Canadian health care system relies primarily on rationing to control
costs. The result is a system where the median wait time between a
referral from a primary care provider to the time a patient is seen by a
specialist is almost five months.[xvi]
Even with rationing, the cost increases facing the Canadian system are
unsustainable. A Fraser Institute report estimates that health care costs
will consume half of the nation’s revenue by 2020.[xvii]
In 2005, the Canadian Supreme Court ruled that the government-controlled
system violates a Canadian’s fundamental rights and that “access to a
waiting list is not access to health care.”[xviii]
policymakers in the United States continue to push for government-run
health care, almost every European nation is moving towards privatization
and market-based reforms. In Britain, people may once again utilize
private hospitals and obtain private insurance as some 7 million citizens
had done by 2005. Australia and Germany have also moved towards private
trends, Wisconsin’s Senate Democrats chose to introduce “Healthy
Wisconsin,” a government-run health care plan. Healthy Wisconsin was
unanimously adopted as an amendment to the Senate Democrat’s version of
the state budget. The plan was never brought to a vote in the Assembly
because not one Democrat was willing to bring the plan to the floor.
Legislative Democrats will be pushing another version of the plan during
the spring session.
insist their plan is not government-controlled because the health care
providers remain private. While this characteristic may distinguish
Healthy Wisconsin from the Canadian system, the plan places significant
decision-making powers and financial controls into the hands of state
government, which inarguably represents a government-controlled takeover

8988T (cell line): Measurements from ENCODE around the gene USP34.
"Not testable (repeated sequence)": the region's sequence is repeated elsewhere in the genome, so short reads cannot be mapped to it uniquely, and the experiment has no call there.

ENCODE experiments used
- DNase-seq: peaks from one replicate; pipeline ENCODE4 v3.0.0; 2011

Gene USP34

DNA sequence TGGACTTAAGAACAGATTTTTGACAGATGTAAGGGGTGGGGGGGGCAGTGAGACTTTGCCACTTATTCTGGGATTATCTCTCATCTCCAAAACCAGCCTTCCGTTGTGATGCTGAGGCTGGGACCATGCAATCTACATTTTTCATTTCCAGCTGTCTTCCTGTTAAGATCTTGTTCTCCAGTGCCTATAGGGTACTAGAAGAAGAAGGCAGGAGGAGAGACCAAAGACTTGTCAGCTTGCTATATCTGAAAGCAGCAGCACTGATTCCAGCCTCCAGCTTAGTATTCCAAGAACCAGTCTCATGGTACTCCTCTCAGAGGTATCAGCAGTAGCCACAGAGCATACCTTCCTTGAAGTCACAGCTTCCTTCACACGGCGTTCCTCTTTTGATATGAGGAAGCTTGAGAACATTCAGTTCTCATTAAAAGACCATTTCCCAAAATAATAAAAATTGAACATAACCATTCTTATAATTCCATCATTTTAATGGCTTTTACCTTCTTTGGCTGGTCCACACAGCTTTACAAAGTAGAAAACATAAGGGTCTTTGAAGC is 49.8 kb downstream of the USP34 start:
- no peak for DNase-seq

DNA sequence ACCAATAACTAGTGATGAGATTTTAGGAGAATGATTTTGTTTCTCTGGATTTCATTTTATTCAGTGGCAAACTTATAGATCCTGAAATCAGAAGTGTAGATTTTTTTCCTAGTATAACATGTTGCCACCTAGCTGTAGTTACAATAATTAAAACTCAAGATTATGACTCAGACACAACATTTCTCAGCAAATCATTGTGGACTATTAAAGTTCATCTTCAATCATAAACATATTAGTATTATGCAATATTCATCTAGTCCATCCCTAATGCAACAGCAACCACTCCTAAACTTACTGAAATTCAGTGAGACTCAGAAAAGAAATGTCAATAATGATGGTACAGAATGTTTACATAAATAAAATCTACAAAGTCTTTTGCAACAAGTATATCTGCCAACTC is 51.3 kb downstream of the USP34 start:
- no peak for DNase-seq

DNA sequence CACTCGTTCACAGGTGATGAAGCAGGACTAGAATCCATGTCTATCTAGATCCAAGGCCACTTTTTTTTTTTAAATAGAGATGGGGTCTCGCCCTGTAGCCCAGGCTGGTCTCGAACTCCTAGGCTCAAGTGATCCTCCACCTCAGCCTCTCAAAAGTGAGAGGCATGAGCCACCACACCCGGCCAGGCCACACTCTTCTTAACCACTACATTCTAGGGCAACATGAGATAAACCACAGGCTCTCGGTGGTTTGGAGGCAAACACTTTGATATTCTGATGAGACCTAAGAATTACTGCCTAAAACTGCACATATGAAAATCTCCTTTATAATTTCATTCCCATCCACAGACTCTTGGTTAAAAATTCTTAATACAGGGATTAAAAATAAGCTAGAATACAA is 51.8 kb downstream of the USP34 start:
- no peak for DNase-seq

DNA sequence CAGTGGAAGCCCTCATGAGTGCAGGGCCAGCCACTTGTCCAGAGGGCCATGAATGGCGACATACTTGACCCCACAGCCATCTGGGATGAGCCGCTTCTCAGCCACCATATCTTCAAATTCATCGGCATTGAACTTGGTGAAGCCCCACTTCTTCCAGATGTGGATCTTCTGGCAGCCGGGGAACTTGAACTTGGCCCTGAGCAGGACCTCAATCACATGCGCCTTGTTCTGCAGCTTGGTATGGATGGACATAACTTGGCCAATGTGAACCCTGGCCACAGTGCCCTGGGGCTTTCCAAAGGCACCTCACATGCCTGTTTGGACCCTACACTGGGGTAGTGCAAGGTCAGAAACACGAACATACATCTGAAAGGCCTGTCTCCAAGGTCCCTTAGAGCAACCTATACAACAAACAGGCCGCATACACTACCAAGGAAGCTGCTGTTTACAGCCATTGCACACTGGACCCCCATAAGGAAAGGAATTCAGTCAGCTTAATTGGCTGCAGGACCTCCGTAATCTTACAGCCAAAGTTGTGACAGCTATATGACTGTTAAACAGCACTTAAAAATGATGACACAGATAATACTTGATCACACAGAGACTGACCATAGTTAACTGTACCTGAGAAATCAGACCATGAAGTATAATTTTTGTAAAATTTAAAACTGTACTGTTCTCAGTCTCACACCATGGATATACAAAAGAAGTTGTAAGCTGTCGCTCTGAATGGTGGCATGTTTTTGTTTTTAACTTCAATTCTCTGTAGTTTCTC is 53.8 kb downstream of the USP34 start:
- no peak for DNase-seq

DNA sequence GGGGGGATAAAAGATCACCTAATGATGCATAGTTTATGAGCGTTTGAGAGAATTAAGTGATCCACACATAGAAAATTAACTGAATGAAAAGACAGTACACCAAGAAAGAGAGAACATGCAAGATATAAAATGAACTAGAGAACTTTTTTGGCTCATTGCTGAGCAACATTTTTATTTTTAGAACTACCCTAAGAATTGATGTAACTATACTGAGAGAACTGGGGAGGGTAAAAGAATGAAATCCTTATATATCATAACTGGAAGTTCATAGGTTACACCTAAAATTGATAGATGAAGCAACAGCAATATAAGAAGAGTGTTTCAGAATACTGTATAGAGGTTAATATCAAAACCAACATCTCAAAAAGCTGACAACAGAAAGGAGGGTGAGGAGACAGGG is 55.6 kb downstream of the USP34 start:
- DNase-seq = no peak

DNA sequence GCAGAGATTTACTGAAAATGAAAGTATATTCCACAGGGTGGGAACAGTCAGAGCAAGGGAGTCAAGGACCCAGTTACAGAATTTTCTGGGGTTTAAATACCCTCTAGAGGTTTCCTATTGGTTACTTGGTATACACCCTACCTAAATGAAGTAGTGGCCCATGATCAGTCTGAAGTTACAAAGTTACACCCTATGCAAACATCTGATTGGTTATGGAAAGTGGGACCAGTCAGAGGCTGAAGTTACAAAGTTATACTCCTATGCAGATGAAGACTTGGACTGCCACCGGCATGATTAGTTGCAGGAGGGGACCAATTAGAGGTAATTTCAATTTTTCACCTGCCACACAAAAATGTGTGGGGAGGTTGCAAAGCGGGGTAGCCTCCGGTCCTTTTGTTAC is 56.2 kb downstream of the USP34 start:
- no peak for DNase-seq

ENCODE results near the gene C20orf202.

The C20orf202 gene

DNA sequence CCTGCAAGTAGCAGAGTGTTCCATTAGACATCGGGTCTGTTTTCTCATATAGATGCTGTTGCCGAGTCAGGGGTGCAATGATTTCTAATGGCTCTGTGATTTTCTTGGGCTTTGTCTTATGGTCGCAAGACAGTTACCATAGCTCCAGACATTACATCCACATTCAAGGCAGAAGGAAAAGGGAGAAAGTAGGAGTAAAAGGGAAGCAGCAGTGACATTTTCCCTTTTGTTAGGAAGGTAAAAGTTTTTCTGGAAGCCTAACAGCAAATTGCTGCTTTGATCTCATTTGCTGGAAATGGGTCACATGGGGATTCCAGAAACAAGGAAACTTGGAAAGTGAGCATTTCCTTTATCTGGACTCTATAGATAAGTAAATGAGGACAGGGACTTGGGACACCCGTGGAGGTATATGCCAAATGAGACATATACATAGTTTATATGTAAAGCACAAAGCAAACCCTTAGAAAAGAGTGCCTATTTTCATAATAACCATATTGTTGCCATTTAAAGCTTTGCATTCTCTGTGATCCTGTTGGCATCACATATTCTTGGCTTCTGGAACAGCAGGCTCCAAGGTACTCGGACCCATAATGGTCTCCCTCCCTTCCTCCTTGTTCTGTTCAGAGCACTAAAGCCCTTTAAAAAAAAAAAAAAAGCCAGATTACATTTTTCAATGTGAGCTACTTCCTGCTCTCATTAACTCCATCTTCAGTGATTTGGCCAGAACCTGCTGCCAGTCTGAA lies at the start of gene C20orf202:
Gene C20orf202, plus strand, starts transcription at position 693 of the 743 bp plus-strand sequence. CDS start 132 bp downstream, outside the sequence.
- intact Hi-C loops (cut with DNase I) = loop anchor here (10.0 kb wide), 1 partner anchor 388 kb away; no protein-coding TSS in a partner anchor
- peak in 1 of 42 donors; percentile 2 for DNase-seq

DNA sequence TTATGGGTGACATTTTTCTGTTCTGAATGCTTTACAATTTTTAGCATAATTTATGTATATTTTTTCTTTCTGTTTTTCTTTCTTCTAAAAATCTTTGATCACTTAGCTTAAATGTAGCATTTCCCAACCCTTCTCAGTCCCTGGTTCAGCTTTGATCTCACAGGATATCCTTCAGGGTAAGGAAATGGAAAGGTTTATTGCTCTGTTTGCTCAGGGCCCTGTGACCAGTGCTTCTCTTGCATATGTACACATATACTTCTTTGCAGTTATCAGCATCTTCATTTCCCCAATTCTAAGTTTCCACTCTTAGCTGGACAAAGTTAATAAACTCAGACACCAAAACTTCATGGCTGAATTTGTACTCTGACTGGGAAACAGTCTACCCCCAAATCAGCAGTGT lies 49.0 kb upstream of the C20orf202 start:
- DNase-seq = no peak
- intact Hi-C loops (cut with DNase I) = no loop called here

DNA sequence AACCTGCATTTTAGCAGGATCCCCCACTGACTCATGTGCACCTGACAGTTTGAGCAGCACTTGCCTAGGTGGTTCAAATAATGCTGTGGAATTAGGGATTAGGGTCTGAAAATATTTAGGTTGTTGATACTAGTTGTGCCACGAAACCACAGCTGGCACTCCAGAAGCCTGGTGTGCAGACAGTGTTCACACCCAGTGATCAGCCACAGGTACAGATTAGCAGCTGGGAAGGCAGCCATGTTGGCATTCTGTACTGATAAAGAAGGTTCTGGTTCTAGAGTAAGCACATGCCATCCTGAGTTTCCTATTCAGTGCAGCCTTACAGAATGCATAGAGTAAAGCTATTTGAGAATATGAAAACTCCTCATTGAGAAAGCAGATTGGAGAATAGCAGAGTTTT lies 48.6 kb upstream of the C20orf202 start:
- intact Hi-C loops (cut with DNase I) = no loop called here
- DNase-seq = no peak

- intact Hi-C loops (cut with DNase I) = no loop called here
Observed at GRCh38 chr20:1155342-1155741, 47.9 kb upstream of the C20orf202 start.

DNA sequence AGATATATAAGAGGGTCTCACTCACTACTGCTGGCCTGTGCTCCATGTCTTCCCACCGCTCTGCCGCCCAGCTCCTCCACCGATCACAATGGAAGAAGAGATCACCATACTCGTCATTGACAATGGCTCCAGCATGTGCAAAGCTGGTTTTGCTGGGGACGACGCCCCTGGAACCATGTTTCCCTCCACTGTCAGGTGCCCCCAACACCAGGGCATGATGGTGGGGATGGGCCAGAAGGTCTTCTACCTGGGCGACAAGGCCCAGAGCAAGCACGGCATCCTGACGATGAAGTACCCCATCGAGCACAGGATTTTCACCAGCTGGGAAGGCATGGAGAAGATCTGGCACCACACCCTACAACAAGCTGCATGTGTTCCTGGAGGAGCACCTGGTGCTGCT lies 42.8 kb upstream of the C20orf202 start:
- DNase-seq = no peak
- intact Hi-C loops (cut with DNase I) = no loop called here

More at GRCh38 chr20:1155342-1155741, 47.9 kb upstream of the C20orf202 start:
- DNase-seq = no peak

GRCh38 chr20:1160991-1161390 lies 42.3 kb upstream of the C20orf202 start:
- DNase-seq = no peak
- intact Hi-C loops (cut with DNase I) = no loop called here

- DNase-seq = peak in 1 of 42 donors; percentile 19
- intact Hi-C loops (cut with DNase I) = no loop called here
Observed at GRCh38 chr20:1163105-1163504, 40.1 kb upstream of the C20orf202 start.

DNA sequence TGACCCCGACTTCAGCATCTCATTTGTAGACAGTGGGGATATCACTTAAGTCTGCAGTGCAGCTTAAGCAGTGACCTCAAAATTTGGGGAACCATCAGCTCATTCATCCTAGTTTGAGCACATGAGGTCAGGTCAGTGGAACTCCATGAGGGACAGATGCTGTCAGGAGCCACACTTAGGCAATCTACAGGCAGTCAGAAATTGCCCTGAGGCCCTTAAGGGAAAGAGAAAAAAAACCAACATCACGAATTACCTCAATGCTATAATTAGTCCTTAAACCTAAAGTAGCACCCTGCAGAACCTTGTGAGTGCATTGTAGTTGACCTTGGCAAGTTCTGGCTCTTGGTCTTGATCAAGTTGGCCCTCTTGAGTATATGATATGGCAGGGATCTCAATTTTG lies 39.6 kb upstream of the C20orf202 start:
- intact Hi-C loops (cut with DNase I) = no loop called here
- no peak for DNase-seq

of the health care system in Wisconsin.
of the lead authors, Sen. Jon Erpenbach, maintains the plan is not
government-run, but is actually a “balanced public/private partnership
in which the government plays a limited role . . .[i]t is a market-driven
Unfortunately, such temerity is not sufficient to overcome the actual
language found in the legislation.[xxi]
Wisconsin represents a top-down, government-controlled takeover of the
funding and financing of health care. The legislation establishes the
Healthy Wisconsin Authority that would consist of a 16-member board
appointed by the governor. The board has the authority to set the payroll
tax-rate up to 16%, define and modify plan benefits, set co-payments and
deductibles, certify health care networks, accept bids, establish provider
payment methods, audit health care networks for compliance, and regulate
various aspects of the service providers, including
"appropriate" investments in technology and equipment.[xxii]
The board would also have the authority to determine standards of
medically appropriate care and best practices, yet, not a single voting
member of the board is a health care practitioner.[xxiii]
Department of Revenue would be responsible for collecting the taxes,[xxiv]
and the Department of Administration would be required to design “cost
The legislation even defines the Healthy Wisconsin Authority as a state
This is hardly a partnership with a limited government role. The plan puts
the power to tax and make the rules into the hands of government.
individual choosing to opt out of the plan would be assigned to a health
care network and would be required to pay the tax, either through a
payroll deduction or through a 10% surtax on their passive income.
Individual doctors or clinics that do not wish to participate in a coordinated
network will not be covered under the plan.
Healthy Wisconsin, the Authority would supplant private insurance. The use
of insurance would be limited to supplemental coverage. Individuals would